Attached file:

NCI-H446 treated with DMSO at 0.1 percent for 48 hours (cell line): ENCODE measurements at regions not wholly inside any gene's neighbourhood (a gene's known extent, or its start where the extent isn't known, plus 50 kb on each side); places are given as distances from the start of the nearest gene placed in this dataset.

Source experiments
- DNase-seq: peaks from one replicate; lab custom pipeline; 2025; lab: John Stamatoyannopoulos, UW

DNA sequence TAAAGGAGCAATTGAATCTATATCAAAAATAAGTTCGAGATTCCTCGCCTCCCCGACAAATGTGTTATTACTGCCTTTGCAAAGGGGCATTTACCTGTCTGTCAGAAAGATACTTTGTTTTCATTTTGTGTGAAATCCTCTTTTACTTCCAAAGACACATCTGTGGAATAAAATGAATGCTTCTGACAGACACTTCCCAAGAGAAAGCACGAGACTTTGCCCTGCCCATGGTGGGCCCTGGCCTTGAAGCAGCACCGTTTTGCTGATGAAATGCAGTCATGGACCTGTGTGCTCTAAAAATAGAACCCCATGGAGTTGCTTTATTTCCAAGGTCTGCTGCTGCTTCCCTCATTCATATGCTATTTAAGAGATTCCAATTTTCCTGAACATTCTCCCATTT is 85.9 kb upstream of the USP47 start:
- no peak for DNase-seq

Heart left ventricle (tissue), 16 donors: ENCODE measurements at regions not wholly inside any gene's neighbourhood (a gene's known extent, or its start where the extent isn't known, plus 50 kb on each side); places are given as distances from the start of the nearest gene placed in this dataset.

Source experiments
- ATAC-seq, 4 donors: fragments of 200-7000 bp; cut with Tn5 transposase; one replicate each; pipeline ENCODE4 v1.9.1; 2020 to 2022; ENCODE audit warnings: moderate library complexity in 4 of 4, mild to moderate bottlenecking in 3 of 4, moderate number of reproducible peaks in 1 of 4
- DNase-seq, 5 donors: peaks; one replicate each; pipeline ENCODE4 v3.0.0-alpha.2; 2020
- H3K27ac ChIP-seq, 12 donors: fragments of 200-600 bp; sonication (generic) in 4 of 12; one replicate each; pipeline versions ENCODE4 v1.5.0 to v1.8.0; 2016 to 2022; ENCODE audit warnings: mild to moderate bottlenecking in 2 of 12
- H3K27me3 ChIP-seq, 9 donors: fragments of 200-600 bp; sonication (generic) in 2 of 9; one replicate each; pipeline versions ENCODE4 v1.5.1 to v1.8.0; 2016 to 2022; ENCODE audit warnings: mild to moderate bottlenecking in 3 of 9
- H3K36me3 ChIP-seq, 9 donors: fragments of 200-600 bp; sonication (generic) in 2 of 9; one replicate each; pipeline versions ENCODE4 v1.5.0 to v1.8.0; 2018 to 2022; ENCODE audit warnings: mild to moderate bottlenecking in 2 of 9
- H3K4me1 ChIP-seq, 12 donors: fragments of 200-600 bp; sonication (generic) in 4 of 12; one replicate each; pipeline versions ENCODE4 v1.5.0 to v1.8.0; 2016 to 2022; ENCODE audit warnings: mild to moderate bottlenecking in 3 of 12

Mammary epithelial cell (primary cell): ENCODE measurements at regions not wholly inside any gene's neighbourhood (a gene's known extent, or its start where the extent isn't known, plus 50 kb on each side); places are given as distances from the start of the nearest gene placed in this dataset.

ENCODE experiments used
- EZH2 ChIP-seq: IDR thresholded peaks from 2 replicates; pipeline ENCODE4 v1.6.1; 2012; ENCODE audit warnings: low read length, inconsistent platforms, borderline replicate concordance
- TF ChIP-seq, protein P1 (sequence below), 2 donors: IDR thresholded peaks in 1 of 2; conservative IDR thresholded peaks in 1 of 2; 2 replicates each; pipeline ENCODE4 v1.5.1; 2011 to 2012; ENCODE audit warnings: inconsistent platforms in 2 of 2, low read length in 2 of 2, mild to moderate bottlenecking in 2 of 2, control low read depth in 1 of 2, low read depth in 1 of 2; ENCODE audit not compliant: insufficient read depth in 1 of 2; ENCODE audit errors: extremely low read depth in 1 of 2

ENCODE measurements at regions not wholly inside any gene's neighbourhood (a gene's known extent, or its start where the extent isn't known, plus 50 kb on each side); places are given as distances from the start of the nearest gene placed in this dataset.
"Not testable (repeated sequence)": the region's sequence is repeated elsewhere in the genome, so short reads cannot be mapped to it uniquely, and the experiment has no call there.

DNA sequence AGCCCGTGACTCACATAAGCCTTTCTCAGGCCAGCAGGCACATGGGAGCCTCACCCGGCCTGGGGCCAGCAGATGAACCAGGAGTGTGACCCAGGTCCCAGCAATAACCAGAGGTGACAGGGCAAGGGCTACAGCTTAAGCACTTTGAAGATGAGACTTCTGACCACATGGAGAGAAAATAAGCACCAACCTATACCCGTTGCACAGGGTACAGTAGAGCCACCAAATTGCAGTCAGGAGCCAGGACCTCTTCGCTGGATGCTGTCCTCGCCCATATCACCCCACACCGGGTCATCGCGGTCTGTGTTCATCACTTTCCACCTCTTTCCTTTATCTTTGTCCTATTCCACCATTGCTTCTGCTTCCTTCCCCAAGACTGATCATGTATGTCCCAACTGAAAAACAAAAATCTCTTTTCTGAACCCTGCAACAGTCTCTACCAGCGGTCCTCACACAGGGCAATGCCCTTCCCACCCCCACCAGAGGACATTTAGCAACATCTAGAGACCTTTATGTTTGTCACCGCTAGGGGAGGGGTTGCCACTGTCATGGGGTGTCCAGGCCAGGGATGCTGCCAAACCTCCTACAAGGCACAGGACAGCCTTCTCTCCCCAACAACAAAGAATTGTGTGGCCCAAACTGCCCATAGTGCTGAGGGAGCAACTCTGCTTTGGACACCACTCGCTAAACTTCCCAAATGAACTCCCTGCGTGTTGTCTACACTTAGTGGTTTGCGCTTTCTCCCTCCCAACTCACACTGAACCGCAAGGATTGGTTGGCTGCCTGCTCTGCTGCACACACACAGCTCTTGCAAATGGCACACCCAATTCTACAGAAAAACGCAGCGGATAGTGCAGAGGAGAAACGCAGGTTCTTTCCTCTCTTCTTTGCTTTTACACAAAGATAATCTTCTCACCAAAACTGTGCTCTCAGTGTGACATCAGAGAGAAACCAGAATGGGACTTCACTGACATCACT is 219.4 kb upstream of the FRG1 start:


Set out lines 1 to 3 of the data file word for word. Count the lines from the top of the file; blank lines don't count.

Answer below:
NCI-H446 treated with DMSO at 0.1 percent for 48 hours (cell line): ENCODE measurements at regions not wholly inside any gene's neighbourhood (a gene's known extent, or its start where the extent isn't known, plus 50 kb on each side); places are given as distances from the start of the nearest gene placed in this dataset.

Source experiments
- DNase-seq: peaks from one replicate; lab custom pipeline; 2025; lab: John Stamatoyannopoulos, UW